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Cincinnati, Ohio (U.S.)

Hamilton County

Last modified: 2018-07-27 by rick wyatt
Keywords: cincinnati | ohio | hamilton county |
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[Flag of Cincinnati, Ohio] 2:3 image(s) by permission of David B. Martucci
image(s) from American City Flags, Raven 9-10 (2002-2003), courtesy of the North American Vexillological Association, which retains copyright.



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Current Flag

Text and image(s) from American City Flags, Raven 9-10 (2002-2003), courtesy of the North American Vexillological Association, which retains copyright. Image(s) from American City Flags by permission of David B. Martucci.

Design

According to the ordinance of adoption:

The flag of the City of Cincinnati shall be rectangular in shape. It shall have a white ground work. In the center shall be a red letter C'. Extending horizontally from either side of the letter C' shall be three wavy parallel lines of navy blue. Within the letter C' shall be the seal of the City of Cincinnati in blue. Extending upward from a point at the top of the letter C' and spaced equally from its center line shall be a cluster of five buckeye leaves in red. The proportional dimensions of the flag and of its various parts shall be according to the official design thereof on file in the Council Chamber of the City of Cincinnati.
The wavy blue lines occupy approximately the center horizontal third of the field. The seal is described officially as having in the center, a representation of a winged rod entwined with two serpents crossed by a sword, above which shall appear the scales of justice, which shall be surmounted with the words "Juncta Juvant".
John M. Purcell, American City Flags, Raven 9-10, 2002-2003

Symbolism

The red "C" is for Cincinnati. The red buckeye leaves above it represent Ohio, the "Buckeye State". The wavy blue lines symbolize the Ohio River, on which Cincinnati is situated. In the seal, the winged rod signifies commerce; the serpents, wisdom; the sword, authority and power; and the scales, justice. The motto Juncta Juvant is translated variously as "United They Assist", "Things Joined Together Are Helpful", and, more freely, "Growth through Unity".
John M. Purcell, American City Flags, Raven 9-10, 2002-2003

Selection

The Cincinnati Times-Star ran an editorial on 23 November 1895, offering a prize of $50 for a distinctive flag for the "Queen City". Mayor John A. Caldwell named a panel of prominent citizens to judge the over 100 entries. The seal had been authorized 19 May 1819.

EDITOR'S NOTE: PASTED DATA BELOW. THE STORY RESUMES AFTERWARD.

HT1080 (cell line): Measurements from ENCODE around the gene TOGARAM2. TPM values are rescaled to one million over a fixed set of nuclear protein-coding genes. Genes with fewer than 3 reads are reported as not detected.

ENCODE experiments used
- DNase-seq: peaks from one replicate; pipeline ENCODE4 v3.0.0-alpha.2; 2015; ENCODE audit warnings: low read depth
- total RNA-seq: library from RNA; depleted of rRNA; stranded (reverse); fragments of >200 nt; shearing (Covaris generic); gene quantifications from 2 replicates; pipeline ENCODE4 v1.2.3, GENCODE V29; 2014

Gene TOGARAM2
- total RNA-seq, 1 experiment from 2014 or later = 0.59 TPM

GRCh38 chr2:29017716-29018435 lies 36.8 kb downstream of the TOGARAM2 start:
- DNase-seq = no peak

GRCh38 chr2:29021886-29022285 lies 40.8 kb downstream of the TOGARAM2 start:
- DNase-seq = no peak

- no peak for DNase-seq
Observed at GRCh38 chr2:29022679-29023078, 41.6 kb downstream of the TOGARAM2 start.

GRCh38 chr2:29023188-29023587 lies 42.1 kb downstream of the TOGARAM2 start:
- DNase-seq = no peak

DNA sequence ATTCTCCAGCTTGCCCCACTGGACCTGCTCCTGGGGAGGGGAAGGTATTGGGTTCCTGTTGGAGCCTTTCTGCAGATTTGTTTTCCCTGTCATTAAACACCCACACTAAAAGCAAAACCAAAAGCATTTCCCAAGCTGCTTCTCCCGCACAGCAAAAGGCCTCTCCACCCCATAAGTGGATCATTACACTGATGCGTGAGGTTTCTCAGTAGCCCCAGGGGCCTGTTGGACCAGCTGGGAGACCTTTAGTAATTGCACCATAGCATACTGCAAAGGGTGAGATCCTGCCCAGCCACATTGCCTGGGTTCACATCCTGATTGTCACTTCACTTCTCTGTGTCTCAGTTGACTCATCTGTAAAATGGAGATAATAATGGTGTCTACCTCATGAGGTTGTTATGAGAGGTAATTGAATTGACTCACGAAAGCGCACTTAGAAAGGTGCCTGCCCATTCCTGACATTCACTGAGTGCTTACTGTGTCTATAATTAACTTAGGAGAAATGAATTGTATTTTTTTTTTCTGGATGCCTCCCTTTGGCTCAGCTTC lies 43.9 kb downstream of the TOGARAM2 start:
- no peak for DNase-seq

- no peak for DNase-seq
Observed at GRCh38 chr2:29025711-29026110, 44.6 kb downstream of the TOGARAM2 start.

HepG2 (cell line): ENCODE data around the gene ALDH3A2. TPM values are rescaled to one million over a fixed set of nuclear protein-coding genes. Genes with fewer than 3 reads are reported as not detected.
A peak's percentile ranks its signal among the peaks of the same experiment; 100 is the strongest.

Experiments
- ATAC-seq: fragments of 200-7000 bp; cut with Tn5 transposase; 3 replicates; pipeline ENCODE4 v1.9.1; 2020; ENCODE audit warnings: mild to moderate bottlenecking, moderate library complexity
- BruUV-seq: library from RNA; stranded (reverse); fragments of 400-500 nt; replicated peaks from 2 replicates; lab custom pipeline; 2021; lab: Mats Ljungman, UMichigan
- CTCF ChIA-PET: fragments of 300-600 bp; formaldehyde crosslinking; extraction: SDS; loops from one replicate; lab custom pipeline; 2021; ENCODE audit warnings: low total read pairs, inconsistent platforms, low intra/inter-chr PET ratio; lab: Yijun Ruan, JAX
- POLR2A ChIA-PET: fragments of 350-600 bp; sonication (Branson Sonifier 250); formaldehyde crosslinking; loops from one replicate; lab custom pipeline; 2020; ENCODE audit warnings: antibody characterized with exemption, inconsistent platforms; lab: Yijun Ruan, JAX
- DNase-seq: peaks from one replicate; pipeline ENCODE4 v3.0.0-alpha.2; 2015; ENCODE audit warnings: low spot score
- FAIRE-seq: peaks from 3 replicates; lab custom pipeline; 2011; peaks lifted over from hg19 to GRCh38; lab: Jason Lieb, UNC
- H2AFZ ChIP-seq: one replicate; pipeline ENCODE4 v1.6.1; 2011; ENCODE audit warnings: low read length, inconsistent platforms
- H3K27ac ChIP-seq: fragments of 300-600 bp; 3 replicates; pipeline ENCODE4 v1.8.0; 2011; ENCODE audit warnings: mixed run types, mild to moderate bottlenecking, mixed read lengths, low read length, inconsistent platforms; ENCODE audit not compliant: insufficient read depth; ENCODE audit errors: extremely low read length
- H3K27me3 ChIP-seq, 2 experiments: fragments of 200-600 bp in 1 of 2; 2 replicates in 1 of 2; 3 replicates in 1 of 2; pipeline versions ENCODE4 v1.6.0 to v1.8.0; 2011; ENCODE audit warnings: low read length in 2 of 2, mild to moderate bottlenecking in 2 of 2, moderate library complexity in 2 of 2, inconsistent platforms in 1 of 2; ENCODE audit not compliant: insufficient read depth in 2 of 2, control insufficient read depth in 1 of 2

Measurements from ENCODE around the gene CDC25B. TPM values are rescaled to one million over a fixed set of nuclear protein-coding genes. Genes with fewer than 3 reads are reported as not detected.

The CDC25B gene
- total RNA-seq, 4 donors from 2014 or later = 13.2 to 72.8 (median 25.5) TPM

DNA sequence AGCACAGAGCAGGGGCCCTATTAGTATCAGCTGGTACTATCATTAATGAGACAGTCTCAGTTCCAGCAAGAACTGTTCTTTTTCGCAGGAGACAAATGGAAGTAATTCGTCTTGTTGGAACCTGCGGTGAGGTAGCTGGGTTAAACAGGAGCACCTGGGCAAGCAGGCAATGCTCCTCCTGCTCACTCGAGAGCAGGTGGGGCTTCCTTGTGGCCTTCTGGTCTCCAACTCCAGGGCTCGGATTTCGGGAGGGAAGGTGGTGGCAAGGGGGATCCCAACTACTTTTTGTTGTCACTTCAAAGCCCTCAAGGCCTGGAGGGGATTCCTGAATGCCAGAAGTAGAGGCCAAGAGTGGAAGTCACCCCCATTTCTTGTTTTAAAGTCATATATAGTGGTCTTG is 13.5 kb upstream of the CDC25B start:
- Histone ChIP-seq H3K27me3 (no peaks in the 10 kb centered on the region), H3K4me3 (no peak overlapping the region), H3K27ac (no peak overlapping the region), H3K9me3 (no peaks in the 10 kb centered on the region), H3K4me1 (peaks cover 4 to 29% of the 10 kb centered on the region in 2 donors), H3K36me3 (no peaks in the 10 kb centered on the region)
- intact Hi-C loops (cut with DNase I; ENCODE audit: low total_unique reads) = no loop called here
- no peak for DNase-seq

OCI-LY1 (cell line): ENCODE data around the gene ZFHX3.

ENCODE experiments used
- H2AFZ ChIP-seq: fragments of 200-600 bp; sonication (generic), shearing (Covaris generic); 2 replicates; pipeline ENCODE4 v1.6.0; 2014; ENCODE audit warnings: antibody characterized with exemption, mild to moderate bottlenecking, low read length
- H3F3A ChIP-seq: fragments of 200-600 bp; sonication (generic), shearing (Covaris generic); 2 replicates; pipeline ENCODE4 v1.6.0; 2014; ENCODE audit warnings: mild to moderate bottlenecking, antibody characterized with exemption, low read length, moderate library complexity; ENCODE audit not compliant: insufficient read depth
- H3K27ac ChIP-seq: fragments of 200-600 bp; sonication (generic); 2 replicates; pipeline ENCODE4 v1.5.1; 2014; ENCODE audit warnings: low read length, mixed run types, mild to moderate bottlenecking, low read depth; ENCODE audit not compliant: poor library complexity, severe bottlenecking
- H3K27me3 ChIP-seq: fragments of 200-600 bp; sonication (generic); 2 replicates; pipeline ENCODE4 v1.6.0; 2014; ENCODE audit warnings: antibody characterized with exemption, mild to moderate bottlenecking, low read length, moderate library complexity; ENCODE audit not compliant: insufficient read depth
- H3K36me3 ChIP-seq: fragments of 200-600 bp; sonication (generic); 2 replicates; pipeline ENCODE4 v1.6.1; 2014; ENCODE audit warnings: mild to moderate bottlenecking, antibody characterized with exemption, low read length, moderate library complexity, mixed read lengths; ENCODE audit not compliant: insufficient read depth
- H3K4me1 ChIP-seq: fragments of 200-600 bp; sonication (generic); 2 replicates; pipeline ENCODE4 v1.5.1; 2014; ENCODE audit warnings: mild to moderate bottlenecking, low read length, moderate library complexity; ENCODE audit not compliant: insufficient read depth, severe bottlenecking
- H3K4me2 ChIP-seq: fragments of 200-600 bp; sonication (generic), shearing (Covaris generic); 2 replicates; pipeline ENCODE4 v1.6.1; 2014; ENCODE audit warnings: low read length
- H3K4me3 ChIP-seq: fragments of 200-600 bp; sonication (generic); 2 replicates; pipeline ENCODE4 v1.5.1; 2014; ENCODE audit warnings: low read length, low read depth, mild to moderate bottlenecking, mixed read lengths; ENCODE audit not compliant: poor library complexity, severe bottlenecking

Adopted: 15 June 1940 (official), 1895 (unofficial)
John M. Purcell, American City Flags, Raven 9-10, 2002-2003

Designer

The winner, who signed his entry as "Zero of Burnet Woods" (a neighborhood of the city), was later identified as Emil Rothengater, a foreman at Russell Morgan Lithograph Co. (later the U.S. Printing Co.).
John M. Purcell, American City Flags, Raven 9-10, 2002-2003

More about the Flag

After the winning design was selected, Charles P. Taft, editor of the Times-Star and a U.S. congressman, had Congress give Cincinnati exclusive rights to the design on 24 January 1896. The flag's selection, however, was controversial due to a strong sentiment of the time that the national flag was the only one the city needed, so Cincinnati's flag remained unofficial and largely unseen until its 1940 adoption.
John M. Purcell, American City Flags, Raven 9-10, 2002-2003

Description of the flag

From the city's website at www.rcc.org/budarchives/bud1999/cincinna.htm:

The ordinance:
§ 104-3. Official City Flag.

The flag of Cincinnati shall be rectangular in shape. It shall have a white groundwork. In the center shall be a red letter "C". Extending horizontally from either side of the letter "C" shall be three wavy parallel lines of navy blue. Within the letter "C" shall be the seal of the city of Cincinnati in blue. Extending upward from a point at the top of the letter "C" and spaced equally from its center line shall be a cluster of five buckeye leaves in red. The proportional dimensions of the flag and of its various parts shall be according to the official design thereof on file in the council chamber of the city of Cincinnati.

(C.O. 104-2; renumbered to C.M.C. 104-3, eff. Jan. 1, 1972)
Rob Raeside, 31 July 2002